FDA proposes new food labels

FDA proposes new food labels
(Courtesy of the FDA)

The U.S. Food and Drug Administration plans to update the two-decade old labels on food that tell consumers about nutritional content to make the information more clear and to more accurately reflect what people eat.

The new labels would emphasize calories with larger type and would include how much added sugar a product contains. They would also update out-of-date serving sizes to make them larger.

The move is an effort to give consumers better information about their food choices.

"Our guiding principle here is very simple: that you as a parent and a consumer should be able to walk into your local grocery store, pick up an item off the shelf, and be able to tell whether it's good for your family," said First Lady Michelle Obama in a statement. "So this is a big deal, and it's going to make a big difference for families all across this country."

The FDA commissioner, Dr. Margaret A. Hamburg, said the new labels would better reflect the link between diet and chronic disease.

Specifically, the FDA says proposed changes would:

• Require the amount of added sugar because many Americans eat too much.

• Update serving sizes to reflect how much people eat and not what they should eat

• Offer information on serving sizes by portion and for the package.

• Require information about potassium and vitamin D, nutrients for which many Americans are deficient.

• Revise daily values for sodium, fiber and vitamin D.

• Continue to require total fat, saturated fat and trans fat and eliminate calories from fat that is less important.

• Emphasize calories, serving sizes and percent of daily value.

This move is the first since 2006 when trans fats were added as a separate line item, a move that prompted manufacturers to reduce partially hydrogenated oils, the main source of trans fats, according to the FDA. The agency will accept public comments for 90 days.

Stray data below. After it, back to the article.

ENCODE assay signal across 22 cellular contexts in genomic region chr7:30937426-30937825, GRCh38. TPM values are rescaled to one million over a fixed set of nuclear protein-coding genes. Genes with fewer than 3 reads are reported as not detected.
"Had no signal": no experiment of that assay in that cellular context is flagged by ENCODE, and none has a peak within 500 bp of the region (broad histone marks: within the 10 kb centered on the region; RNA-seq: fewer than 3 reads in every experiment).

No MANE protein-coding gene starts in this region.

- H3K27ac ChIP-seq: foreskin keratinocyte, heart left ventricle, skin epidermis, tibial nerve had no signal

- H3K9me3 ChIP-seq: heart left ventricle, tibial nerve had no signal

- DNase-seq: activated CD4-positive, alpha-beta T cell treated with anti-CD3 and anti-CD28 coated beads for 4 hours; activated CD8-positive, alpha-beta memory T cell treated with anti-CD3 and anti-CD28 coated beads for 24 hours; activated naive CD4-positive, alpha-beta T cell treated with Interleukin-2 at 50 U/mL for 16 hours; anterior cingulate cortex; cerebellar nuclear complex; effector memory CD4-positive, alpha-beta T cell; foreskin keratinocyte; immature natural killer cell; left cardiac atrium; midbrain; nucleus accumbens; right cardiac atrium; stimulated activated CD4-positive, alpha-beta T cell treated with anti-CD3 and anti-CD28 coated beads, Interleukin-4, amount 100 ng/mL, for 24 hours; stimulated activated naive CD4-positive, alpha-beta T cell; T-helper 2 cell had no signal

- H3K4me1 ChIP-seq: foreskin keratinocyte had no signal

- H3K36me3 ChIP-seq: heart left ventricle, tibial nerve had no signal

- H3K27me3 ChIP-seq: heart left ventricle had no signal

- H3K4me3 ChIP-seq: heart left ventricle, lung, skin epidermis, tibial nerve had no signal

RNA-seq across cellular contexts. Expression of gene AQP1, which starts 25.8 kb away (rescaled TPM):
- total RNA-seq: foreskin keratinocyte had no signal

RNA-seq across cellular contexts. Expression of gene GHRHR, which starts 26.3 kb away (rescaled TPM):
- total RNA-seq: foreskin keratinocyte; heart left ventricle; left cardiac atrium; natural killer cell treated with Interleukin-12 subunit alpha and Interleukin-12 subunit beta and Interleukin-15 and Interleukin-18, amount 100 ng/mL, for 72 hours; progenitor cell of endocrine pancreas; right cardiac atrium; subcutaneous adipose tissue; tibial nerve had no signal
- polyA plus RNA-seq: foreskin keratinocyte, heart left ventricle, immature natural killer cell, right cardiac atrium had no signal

The proposal is largely winning praise from nutrition activist groups.

The Academy of Nutrition and Dietetics said the labels will better inform consumers, though officials there also called for a sustained educational campaign to help people understand exactly what all the information means.

"Today is a big win for consumers," registered dietitian nutritionist and academy President Dr. Glenna McCollum said in a statement. "The changes announced today are long overdue. There has been so much new research about consumers' use of food labels, chronic diseases like obesity, diabetes and cardiovascular disease and how specific nutrients affect our health.

The Center for Science in the Public Interest supports the new label, though officials there want the FDA to include more information on salt and also push for front-of-package labels that can quickly tell consumers if a products is good or bad for them.

"Nutrition Facts labels have helped millions of Americans select healthier diets and have spurred food companies to compete more on the basis of nutrition," said Michael F. Jacobson, the group's executive director, in a statement. "But industry practices and understanding about nutrition have changed since the labels first appeared on packages 20 years ago. While the FDA is off to a strong start, the agency must do more to ensure that these labels communicate better advice on sugar and salt."